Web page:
Why Jonathan Hickman Demanded Marvel Cancel and Relaunch the X-Men

Earlier today, we learned the not-so-shocking news that Jonathan Hickman's upcoming House of X and Powers of X mini-series would lead into a full line-wide relaunch of the X-Men, with Hickman writing the flagship X-Men title after that. As to why it was "not-so-shocking," well, first of all we already noticed that it looked like the main X-books were all ending in July, but more importantly, it's been six months since the last X-Men relaunch, so we were definitely due for one. Hell, thanks to weekly and then bi-weekly shipping on Uncanny X-Men, it will actually have more than 20 issues out before it gets canceled, which is an epic run for a modern Marvel comic without a relaunch.

As it turns out though, this Hickboot has been in the works since last Summer, and the recent Uncanny X-Men and X-Force nostalgia tours have been just that, a chance to say goodbye to the past era of X-Men as Hickman gets ready to usher in a new one. Presumably with a story spanning multiple omnibi and lots of charts and symbols.

But why did it have to be this way? In his interview on ComicBook.com, Hickman explained why a relaunch was necessary.

For the most part, I don't believe incrementalism works in fictional universes, and that, I think, is why almost every big franchise change that occurs has a delineated starting point. I mean, it does work, which is why the industry often abuses it as a sales tactic.

And in the spirit of 'what works' and also 'what the market is used to', I didn't feel like just doing a new number one was enough. I also didn't think that if we were serious about what we were trying to do we should have a mixed message in the market about what an X-book is.

So I argued for cancelling the entire line: Why it would work, why it was a good idea, and most importantly, why it was what we needed to do narratively to return the X-Men to their rightful prominent position in the Marvel Universe.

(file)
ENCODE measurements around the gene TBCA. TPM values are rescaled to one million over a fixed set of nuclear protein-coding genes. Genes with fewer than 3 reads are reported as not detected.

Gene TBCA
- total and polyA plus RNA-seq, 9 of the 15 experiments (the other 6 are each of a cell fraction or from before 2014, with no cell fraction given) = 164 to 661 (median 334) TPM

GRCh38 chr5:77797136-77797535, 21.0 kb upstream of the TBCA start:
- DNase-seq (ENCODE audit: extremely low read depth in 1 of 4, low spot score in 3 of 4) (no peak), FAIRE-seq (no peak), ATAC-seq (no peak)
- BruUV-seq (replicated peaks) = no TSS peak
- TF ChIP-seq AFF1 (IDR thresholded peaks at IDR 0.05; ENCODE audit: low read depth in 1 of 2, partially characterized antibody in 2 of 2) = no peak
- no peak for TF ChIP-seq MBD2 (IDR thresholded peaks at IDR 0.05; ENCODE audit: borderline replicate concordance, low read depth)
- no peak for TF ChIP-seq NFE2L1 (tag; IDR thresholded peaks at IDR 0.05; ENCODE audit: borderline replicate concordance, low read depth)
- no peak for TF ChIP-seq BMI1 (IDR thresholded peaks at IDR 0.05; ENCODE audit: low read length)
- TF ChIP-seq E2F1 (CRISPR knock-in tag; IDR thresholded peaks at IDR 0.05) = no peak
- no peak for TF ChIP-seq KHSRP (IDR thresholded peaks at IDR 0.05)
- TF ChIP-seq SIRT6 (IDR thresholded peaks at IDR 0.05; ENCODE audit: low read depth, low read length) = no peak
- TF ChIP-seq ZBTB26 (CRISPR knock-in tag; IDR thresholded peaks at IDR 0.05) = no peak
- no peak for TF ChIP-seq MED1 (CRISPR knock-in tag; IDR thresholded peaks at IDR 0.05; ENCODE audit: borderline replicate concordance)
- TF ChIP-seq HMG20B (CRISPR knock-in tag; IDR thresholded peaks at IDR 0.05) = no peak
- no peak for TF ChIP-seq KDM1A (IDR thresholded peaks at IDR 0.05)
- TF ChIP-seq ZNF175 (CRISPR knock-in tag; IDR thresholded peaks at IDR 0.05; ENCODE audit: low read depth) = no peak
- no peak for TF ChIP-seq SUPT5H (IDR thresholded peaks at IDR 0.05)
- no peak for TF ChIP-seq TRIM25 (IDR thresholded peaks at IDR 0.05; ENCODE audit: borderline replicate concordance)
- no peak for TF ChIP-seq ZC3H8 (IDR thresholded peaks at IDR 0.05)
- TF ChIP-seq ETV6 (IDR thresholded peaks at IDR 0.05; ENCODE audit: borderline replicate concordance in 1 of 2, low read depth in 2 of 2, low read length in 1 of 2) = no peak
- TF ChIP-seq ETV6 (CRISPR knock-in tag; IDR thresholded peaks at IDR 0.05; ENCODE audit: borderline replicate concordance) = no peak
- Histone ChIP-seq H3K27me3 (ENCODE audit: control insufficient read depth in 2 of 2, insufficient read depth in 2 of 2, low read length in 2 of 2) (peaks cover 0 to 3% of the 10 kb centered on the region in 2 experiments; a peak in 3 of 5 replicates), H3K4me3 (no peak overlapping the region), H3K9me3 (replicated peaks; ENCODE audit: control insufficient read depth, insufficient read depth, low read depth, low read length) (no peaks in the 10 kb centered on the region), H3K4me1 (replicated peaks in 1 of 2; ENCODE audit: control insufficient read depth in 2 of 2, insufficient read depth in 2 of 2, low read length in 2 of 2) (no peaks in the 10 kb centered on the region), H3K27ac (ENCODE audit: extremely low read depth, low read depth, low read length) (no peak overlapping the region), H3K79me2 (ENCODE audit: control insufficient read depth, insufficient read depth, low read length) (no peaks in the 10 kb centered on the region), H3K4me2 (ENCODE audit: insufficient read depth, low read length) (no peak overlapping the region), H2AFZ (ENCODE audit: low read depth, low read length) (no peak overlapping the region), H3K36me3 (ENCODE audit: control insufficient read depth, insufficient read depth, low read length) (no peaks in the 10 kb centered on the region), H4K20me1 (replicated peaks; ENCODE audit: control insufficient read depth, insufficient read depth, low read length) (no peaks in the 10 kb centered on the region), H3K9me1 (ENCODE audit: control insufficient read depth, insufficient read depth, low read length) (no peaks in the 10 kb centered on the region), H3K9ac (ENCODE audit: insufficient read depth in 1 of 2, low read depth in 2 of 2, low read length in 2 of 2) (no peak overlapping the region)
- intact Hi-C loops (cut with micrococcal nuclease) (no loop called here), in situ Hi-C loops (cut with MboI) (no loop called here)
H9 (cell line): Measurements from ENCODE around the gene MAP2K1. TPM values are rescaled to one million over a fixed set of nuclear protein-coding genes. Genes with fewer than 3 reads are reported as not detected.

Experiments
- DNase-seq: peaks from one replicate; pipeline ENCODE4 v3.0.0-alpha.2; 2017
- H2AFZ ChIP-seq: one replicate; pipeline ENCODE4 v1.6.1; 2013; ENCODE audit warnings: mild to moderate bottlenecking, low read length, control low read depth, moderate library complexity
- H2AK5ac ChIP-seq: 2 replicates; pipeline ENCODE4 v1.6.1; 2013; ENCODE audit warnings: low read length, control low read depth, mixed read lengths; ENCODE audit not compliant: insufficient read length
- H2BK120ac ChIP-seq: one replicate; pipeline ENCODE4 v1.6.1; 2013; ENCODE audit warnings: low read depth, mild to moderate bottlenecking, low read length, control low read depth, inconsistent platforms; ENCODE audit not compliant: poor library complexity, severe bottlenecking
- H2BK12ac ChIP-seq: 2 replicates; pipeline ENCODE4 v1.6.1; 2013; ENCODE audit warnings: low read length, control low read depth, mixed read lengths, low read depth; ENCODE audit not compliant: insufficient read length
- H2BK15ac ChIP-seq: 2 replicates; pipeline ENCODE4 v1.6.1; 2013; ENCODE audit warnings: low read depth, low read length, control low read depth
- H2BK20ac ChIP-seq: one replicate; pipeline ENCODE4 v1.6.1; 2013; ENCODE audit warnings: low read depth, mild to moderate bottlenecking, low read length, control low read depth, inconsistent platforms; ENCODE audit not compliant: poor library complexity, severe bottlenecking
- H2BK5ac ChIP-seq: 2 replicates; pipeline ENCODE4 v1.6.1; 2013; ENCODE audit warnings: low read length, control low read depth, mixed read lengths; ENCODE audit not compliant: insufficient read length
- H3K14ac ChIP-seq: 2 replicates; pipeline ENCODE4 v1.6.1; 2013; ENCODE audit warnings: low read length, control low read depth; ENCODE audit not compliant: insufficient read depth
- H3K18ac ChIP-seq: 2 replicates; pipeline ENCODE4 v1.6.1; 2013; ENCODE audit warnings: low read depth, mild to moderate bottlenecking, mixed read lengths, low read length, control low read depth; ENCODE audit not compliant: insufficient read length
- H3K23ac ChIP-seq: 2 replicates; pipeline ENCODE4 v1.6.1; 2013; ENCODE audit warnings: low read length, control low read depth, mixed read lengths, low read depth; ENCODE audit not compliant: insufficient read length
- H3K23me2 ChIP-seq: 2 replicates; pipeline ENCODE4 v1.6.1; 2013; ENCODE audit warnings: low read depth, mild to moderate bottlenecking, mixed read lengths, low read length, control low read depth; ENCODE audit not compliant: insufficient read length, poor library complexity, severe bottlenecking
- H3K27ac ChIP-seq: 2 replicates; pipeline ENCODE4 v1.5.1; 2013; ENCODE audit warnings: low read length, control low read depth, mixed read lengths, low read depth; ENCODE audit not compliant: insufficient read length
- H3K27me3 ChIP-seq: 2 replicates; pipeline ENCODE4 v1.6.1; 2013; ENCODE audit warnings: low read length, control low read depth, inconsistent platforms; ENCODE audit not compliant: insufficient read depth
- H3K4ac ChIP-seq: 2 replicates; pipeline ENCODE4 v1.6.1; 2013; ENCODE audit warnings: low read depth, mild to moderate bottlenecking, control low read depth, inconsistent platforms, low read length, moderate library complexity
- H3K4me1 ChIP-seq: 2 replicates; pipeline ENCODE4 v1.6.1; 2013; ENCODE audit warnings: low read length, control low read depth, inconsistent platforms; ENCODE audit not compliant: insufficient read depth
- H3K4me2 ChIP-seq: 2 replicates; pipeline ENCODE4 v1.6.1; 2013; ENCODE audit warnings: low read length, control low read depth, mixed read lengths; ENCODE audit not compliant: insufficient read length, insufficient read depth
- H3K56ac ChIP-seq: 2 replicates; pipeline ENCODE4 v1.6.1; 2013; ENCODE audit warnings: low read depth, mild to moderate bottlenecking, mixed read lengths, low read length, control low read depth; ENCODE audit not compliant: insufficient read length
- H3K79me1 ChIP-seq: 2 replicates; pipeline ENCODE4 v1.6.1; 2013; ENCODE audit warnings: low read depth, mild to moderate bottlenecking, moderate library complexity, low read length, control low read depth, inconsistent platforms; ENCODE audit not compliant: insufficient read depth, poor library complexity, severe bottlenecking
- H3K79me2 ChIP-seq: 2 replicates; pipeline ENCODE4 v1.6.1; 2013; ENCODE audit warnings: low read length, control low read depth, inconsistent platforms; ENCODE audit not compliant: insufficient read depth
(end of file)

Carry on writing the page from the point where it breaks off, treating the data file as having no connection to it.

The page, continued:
We needed to sell the idea that this is what we're going to be doing for the next few years. So if you want to read X-Men books during the run from late-July through September, House of X and Powers of X are the only new X-books available and everything that's going to follow is based on them. We wanted to be clear to the fans, to the stores, and just as importantly, to the creators who are going to be staffing these books in the future. We wanted the message to be very clear: This is a whole new era for the X-Men. This is what we're doing now.

And so, POX and HOX is how we're starting. It's a solid plan, I think.

What do you think? Is Hickman right? Or is it possible to make changes to long-running series without line-wide relaunches, like happened for decades before the modern relaunch-happy Marvel era? Let us know what you think in the comments.

Why Jonathan Hickman Demanded Marvel Cancel the X-Men Line and Relaunch

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Jude TerrorAbout Jude Terror

A prophecy once said that in the comic book industry's darkest days, a hero would come to lead the people through a plague of overpriced floppies, incentive variant covers, #1 issue reboots, and super-mega-crossover events. Sadly, that prophecy was wrong. Oh, Jude Terror was right. For ten years. About everything. But nobody listened. And so, Jude Terror has moved on to a more important mission: turning Bleeding Cool into a pro wrestling dirt sheet!
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